While the appliance repairman was working on my washing machine the other day, I picked up my copy of the beautiful book, The Art of the Fold - How to Make Innovative Books and Paper Structures by Hedi Kyle and Ulla Warchol. The flag book chapter caught my eye. Making a flag book has been on my project bucket list for a while. The instructions in the book are excellent. I also googled some sources online and I watched the flag book segment of Faith Hale’s “innovative Book Structures” on Creativebug.com. Faith’s demonstration is excellent and definitely worth watching.
I used the book dimensions from Faith’s video but ended up modifying the flag book to have just 3 pages ( 9 flags) and soft covers. If an adult pre-cut the paper (you really need to use a paper cutter), a child could happily fold and assemble this simplified three page flag book. The final size is 6 1/4 x 4 1/4 inches.
I used paper from a book of printer’s samples for the book’s pages and spine and water color paper for the covers. I used water colors treated with salt to decorate the covers and end pages. It’s so easy and really fun to make.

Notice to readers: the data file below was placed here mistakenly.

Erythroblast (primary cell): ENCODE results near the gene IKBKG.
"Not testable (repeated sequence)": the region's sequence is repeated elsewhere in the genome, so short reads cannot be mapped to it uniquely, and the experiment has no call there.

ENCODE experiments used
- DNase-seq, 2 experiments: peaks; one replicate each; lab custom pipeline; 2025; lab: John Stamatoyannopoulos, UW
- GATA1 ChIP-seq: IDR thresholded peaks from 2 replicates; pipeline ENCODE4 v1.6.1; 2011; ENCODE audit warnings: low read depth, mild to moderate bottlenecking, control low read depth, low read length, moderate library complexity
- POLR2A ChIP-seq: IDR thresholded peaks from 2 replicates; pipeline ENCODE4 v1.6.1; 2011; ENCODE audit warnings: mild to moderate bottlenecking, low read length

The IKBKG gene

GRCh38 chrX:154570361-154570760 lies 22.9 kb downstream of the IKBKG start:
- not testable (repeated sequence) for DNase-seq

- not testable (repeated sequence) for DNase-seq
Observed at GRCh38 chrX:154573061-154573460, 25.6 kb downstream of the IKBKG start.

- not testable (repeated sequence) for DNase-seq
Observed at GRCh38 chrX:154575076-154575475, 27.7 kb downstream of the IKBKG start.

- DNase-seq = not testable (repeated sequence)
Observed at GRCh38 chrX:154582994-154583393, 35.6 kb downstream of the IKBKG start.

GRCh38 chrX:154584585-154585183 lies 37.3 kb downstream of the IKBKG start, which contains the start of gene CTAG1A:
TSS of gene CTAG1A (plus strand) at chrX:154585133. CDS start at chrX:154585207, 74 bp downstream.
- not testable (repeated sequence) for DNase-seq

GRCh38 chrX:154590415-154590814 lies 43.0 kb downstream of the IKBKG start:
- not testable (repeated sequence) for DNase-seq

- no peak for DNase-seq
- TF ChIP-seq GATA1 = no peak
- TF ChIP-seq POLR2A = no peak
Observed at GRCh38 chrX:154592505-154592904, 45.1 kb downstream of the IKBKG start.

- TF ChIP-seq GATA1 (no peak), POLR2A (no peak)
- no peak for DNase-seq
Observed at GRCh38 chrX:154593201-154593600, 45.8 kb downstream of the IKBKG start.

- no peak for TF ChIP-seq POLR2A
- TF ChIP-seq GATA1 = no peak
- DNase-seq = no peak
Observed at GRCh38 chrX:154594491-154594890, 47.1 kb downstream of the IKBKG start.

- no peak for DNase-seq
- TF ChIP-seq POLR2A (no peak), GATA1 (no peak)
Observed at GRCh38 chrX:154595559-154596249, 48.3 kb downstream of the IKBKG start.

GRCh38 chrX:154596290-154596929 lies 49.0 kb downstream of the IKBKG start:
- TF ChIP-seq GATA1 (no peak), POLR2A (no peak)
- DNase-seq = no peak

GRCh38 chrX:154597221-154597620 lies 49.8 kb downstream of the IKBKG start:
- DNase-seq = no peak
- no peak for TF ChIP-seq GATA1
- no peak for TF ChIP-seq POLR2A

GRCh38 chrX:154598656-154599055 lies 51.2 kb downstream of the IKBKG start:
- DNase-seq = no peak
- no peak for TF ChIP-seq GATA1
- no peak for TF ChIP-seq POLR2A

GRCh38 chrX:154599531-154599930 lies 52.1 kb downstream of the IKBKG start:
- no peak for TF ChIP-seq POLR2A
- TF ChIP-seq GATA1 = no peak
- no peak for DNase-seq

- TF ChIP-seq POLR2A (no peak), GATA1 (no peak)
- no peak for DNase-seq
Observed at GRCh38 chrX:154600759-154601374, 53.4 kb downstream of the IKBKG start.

Here are the pages in the book above. The book can be read conventionally, page by page, or pulled open as seen above. I used rubber stamps to illustrate my pages.
Here are photos of the process of assembling a flag book. Because I used Faith’s instructions to cut the papers for this book, I’m not going to do a tutorial. She’s already done it beautifully! But here are my variations—my spine has half the number of folds as hers so mine only 3 has pages (9 flags in total) , while hers has 7 pages (21 flags). If are making a flag book using Faith’s video, but you want to use soft covers like mine, cut 2 pieces of heavy paper 4 1/4 x 6 1/4 inches for the front and back covers, and 2 end papers of the same size. (I used the heavy watercolor paper for both). The cover is glued on first, and then the end pages are glued to the covers on the inside of the book. I find this soft cover to be totally satisfactory. It also skips the step of covering book board with paper so the project can be completed in just a couple hours.
The first time I illustrated my pages and then glued them into the book. That really complicated the book assembly and I found that the animals didn’t always have the best placement on a page. I actually removed the illustrated last page in the book and re-did it. What looked good as a page lying flat on the table wasn’t as great as a page in the book.
So I recommend illustrating the pages after the book has been assembled. I used rubber stamps, but drawings, photos and stickers would all make fun illustrations for a flag book.
Give it a try! It looks more complicated than it actually is. It really is such a great project.